Robert DeNiro, Edward Norton, Milla Jovovich, Frances Conroy, Enver Gjokaj, Pepper Binkley
US theatrical: 29 Oct 2010 (General release)
Coming SoonThey say God works in mysterious ways. Apparently, his approach is also dull and relatively lifeless, if you consider the new character-driven drama Stone part of the deity’s designs. Retrofitted with a completely false “thriller” tag by some misguided Madison Avenue marketers and wasting the able talents of Robert DeNiro, Edward Norton, and Milla Jovovich, this talky, uninteresting exploration of morality makes crime and punishment as compelling as a stack of bureaucratic paperwork. With its excess of blatant symbolism and illogical character turns, what could have been a halfway decent exploration of personal ethics turns into a half-assed excuse for entertainment.
DeNiro is Jack Mabrey, a career pencil pusher with a dark streak - or at least, that’s what we are shown when, in an early scene, he threatens to throw his newborn daughter out of a second story window. Lost in a world of religious radio and homebound Bible thumping, he is now biding his time until retirement, a vacant wife and an endless tumbler of bourbon awaiting his golden years. One of his last potential parole cases centers on Norton’s arsonist and felony murderer Gerald “Stone” Creeson. With his white rapper cornrows and equally affected urban drawl, Mabrey sees through the classic inmate con man right away. But as they begin to talk, as they connect on a level of disillusionment and dead-ends, both begin to warm to the other.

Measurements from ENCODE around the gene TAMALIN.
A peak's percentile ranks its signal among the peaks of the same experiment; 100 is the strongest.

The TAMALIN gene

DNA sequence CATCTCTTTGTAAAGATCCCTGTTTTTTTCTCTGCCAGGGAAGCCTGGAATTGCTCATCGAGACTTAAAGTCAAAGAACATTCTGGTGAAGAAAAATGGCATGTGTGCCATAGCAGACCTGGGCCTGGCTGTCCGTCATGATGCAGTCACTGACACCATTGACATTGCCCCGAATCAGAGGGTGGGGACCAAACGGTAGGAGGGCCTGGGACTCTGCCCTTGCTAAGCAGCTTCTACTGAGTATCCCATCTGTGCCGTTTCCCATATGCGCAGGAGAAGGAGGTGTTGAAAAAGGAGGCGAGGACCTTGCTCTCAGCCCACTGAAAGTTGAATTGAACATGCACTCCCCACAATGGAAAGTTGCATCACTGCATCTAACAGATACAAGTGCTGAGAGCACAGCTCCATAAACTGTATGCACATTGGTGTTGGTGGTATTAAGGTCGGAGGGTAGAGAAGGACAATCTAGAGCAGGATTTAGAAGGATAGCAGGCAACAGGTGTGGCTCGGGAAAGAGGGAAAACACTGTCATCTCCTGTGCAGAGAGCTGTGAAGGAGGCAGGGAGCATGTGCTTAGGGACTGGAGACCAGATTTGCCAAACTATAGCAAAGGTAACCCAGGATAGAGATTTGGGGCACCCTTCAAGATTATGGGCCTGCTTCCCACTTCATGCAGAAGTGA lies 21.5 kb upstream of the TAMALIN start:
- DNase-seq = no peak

Enter Lucetta (Jovovich doing wild child white trash chic), Creeson’s devoted wife and town scandal. She initially contacts Mabrey to put in a good word for hubby. With some prodding from her old man, she eventually seduces the correctional sad sack, convincing him that there is still life inside his seemingly empty body. Then, Creeson connects with an unusual religious sect that has him converted and “seeing the light.” Confused, Mabrey’s not sure what to believe. With his life crumbling and the DOC hearing coming up, he must figure out the truth. Should Creeson go free? Is Lucetta for real, or part of a planned ruse? And what will happen once the prison doors close for the last time and both men are left to their own devices in the harsh real world? Frankly, who cares?
It’s no surprise to learn that writer Angus MacLachlan adapted one of his own plays into the paltry Stone. This is a movie made up of monologue moments, independent actor showboats that never link to each other emotionally or philosophically. This is a film of performers PERFORMING, of putting on obvious affectations and approaches that never once seem real, organic, or believable. DeNiro is in pinched up mode, his mannerisms so strained that you’d swear he needs a good laxative, not a roll in the hay with Jovovich (yes…we get a sex scene…ugh). Norton, on the other hand, has studied the Caucasian Suburban Adolescent Hip-Hop Fan Handbook one too many times. The ‘straight up G’ junk is his entire reason for being. With the sloppy street slang and Ebonic back and forth, he’s like a skit from In Living Color two decades too late.